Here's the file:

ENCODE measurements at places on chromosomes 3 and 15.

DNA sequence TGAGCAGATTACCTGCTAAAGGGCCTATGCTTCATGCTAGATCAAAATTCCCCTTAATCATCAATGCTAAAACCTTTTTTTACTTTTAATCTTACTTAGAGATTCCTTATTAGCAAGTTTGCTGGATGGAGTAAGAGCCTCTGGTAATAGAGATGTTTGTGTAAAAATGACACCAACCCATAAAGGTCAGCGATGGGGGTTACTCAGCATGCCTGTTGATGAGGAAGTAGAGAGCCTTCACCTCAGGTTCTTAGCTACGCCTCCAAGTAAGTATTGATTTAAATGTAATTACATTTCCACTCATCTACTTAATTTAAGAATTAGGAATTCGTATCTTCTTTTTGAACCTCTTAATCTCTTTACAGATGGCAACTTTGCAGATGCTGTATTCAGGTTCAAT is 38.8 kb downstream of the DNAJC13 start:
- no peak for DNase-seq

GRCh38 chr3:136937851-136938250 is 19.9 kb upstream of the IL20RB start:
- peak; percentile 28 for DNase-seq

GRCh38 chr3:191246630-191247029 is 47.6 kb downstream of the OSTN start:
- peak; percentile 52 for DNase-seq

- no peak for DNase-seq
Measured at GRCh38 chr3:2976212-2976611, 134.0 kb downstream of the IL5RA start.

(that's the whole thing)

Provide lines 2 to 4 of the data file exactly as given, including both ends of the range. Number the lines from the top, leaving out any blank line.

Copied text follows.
DNA sequence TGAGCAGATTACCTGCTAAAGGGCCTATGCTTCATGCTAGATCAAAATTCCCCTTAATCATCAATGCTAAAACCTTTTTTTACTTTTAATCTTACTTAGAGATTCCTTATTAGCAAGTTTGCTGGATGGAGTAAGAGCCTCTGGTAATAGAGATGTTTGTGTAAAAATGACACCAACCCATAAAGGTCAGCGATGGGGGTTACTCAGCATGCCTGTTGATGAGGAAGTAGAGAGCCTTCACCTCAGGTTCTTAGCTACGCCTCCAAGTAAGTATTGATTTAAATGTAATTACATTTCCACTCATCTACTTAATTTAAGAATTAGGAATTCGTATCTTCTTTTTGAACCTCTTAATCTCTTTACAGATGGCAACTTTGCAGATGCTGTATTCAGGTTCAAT is 38.8 kb downstream of the DNAJC13 start:
- no peak for DNase-seq

GRCh38 chr3:136937851-136938250 is 19.9 kb upstream of the IL20RB start: